One of Boston's best-capitalized — and oldest — startups has run out of fuel thirteen years after it was founded.
Lilliputian Systems, which had been developing a $300 system called Nectar that used butane to charge up portable electronics, has been selling off equipment and intellectual property, and plans to vacate its Wilmington office by September, CEO Sohail Khan tells me. That is after about $150 million of investment from venture capital firms that included Kleiner Perkins, Atlas Venture, Fairhaven Capital Partners, Stata Venture Partners, RockPort Capital, and Intel Capital. Intel had hoped to produce components of the Lilliputian system at its microchip factory in Hudson, which is being shuttered this year.
Read MoreParking WarsBoston City Council submits ordinance to put an end to parking apps, like Haystack
Earlier today, in a Boston City Council meeting that also tackled possible regulations for Uber, an ordinance was submitted by Boston City Councilor Frank Baker prohibiting, without permission from the City of Boston, the ability to "sell, lease, reserve, or facilitate the reserving of any street, way, highway, road or parkway, or portion thereof under the City of Boston's control." Read More
Last week, Banana Republic created some (likely unwanted) buzz with the launch of its 'The Startup Guy' line of clothing. While the look is pretty much khakis rolled up a bit too high, t-shirts under fitted blazers, half tucked in shirts, and business dress shorts, for some reason, the disjunction between Startup Guy (and the ponderous models sporting the gear) and the reality of what people at startups actually wear on a daily basis led to ridicule and mockery for the marketing misfire. Read MoreMore than 140To keep growth going, Twitter wants to be everywhere — and a little more intimate
The current tech giants always seem unstoppable — up until it's too late. That's why I find the world of search so fascinating. Even as Google continues to reign more or less undisputed in typing what you want and getting it in a fraction of a second, others, including Cambridge-based Nara Logics, are hoping to cut a step out of that process.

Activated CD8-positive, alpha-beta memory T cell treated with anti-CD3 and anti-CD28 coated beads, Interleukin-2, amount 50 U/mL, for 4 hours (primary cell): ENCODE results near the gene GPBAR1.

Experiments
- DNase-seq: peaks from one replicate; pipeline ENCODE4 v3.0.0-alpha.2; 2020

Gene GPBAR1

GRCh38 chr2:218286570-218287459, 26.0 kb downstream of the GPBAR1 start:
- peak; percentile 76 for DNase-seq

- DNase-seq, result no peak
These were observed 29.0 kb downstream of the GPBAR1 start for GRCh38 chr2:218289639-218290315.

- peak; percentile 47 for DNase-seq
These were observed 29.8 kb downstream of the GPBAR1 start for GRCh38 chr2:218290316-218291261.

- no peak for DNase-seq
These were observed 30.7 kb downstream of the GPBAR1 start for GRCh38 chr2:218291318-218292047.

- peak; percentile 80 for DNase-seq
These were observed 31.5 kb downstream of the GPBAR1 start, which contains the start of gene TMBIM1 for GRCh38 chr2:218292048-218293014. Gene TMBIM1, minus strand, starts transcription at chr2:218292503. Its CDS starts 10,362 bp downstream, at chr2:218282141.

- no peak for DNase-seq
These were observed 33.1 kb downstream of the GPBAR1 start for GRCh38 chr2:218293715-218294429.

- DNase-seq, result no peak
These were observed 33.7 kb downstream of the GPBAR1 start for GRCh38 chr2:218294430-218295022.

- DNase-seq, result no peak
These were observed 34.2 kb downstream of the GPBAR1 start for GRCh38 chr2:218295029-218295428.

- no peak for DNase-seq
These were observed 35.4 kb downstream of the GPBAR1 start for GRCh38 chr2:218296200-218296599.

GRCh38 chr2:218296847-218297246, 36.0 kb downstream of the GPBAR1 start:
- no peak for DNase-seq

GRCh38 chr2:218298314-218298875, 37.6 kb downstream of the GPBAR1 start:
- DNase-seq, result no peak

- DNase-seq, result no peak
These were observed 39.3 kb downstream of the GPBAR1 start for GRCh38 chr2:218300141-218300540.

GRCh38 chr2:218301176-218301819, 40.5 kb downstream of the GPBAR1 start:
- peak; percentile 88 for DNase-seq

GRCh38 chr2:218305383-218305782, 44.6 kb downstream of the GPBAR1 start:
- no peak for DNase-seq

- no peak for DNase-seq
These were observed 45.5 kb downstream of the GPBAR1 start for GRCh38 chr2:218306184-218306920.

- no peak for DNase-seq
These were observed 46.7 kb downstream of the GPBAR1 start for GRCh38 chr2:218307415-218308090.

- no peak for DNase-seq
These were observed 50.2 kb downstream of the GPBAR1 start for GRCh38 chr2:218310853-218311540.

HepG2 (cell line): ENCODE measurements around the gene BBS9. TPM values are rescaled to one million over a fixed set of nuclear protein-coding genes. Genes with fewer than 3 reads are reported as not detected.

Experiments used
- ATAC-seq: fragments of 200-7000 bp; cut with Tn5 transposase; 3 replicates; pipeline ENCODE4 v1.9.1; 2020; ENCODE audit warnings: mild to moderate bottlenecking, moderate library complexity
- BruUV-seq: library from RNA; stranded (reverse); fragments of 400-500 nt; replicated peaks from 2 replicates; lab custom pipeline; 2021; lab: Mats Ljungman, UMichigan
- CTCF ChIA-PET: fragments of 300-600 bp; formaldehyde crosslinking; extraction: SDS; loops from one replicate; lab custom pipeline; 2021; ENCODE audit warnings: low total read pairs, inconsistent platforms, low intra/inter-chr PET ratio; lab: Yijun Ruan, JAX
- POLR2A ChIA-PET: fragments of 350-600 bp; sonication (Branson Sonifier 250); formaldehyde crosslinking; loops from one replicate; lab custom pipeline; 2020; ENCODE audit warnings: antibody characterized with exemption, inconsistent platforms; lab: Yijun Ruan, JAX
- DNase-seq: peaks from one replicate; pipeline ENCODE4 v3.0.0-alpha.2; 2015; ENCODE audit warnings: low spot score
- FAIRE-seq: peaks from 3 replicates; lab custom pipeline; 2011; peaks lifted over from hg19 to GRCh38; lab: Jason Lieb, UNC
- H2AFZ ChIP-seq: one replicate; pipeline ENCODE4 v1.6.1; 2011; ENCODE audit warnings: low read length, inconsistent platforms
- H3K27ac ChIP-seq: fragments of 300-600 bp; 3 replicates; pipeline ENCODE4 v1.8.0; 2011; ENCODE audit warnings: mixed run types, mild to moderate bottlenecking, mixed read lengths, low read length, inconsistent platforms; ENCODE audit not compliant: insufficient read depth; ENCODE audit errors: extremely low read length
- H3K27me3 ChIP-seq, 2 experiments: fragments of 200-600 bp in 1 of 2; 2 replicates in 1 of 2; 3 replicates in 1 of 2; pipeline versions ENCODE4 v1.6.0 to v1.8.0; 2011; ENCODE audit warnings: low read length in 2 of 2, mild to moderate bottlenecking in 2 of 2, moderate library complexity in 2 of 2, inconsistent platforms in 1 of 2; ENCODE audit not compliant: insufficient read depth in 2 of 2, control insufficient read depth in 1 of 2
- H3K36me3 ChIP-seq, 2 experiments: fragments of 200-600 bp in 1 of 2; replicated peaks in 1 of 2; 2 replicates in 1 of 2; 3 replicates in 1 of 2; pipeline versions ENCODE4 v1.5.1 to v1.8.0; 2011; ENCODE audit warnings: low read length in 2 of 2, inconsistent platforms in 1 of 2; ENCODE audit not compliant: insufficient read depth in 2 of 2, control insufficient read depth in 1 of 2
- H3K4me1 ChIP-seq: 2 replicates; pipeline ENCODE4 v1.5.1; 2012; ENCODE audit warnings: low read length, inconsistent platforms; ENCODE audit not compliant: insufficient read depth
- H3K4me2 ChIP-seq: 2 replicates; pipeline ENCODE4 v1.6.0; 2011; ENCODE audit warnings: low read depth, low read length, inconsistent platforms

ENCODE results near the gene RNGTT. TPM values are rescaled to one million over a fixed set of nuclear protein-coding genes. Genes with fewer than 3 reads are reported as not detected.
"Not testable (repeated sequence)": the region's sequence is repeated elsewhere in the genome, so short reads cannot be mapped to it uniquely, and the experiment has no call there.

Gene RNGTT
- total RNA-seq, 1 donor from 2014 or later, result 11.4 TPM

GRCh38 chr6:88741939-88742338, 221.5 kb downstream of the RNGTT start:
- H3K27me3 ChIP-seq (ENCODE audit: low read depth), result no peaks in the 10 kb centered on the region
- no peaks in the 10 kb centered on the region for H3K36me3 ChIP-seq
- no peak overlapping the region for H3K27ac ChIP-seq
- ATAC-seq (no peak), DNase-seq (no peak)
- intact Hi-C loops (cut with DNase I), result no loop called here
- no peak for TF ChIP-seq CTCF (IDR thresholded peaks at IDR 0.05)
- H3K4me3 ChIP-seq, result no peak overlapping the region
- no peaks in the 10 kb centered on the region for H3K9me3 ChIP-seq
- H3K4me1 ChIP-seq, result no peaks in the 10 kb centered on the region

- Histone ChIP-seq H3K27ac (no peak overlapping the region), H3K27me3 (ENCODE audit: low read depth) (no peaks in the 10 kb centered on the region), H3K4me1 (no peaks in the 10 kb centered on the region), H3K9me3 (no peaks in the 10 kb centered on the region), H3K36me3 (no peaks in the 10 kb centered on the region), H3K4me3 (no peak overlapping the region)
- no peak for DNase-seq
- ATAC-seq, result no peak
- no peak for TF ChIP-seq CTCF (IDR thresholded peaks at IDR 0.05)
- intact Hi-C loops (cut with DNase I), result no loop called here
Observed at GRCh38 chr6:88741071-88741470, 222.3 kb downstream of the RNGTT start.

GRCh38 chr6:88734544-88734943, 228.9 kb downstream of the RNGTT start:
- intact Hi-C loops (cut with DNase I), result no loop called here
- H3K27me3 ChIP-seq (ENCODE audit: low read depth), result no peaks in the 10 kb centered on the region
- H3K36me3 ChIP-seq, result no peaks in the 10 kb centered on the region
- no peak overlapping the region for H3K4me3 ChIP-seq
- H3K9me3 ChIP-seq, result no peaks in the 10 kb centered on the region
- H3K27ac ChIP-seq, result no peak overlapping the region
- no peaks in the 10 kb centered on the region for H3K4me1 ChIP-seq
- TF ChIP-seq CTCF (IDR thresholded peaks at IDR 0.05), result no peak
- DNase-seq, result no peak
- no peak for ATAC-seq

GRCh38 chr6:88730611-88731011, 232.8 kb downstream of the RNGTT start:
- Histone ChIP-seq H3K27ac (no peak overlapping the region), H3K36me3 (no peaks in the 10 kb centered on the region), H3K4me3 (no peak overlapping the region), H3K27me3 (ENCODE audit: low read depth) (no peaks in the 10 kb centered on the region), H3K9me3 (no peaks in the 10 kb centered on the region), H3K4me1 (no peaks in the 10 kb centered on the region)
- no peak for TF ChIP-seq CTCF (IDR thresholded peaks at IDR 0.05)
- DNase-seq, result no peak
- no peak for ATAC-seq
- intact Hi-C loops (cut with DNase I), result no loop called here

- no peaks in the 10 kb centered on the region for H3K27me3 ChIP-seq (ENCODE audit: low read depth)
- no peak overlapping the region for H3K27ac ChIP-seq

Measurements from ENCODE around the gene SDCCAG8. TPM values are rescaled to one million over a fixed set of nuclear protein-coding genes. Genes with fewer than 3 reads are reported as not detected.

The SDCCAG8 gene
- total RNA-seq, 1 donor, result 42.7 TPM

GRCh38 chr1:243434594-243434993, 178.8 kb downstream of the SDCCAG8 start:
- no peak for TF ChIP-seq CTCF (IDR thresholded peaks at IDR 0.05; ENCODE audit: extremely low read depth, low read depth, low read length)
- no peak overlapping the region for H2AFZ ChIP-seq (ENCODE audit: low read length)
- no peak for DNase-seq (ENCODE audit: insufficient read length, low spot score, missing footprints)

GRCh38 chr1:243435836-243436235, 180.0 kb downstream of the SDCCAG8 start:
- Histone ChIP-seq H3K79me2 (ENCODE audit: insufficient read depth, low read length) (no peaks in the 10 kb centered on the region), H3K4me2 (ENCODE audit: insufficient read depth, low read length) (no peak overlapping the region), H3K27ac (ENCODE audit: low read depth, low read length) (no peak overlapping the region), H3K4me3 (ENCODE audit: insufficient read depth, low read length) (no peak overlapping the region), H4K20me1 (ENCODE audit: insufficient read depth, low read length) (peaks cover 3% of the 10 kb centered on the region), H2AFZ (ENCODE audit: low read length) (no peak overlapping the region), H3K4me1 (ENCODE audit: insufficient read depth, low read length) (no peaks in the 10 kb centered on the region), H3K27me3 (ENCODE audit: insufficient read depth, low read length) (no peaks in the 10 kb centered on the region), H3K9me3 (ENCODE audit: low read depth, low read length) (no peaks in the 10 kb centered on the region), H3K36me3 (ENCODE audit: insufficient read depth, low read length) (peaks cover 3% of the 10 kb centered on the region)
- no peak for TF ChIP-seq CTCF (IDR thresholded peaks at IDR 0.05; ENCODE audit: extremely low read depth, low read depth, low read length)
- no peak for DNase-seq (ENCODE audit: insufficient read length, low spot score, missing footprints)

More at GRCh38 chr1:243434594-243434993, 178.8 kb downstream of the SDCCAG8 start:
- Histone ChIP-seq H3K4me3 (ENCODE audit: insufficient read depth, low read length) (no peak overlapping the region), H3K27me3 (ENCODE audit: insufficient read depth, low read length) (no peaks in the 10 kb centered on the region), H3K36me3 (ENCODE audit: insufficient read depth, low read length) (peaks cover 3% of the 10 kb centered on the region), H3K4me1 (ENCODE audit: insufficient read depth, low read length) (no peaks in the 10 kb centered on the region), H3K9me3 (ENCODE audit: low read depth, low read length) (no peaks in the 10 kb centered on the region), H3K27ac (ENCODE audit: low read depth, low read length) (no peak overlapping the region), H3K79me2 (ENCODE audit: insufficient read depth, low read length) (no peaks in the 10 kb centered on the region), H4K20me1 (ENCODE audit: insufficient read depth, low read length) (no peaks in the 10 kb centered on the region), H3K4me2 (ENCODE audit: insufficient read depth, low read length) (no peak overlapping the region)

Read MoreKendall's Big DaddyGoDaddy chief executive in town to open new office (and hit up Fenway)
GoDaddy is making a lot of news in Boston recently with last year's acquisition of MIT-born Locu and NameMedia "carve-out" Afternic, the acquihire move for Cambridge-based Techstars company Canary earlier this month, and a move to a new office overlooking the Charles in Kendall Square. Read More
Big news being announced this afternoon at HubSpot, the digital marketing startup widely regarded to be on the verge of an initial public offering: David Cancel, the Cambridge company's chief product officer, plans to leave in September, along with Elias Torres, an engineering vice president. The duo joined HubSpot in 2011, when HubSpot paid $20 million for their 20-person startup, Performable, in its biggest acquisition to date.
Read MoreMoolah for Rue La La?
For a few years now, there's been one startup in Boston that's been my unqualified favorite to watch, even though I haven't reported on them: Clover Food. In a deep profile for this weekend's Globe Magazine, Eric Moskowitz rightly describes it as what would result if a cafeteria mated with an Apple store. But there's one big cultural difference between Apple and Clover: Clover is obsessively open with how it operates.
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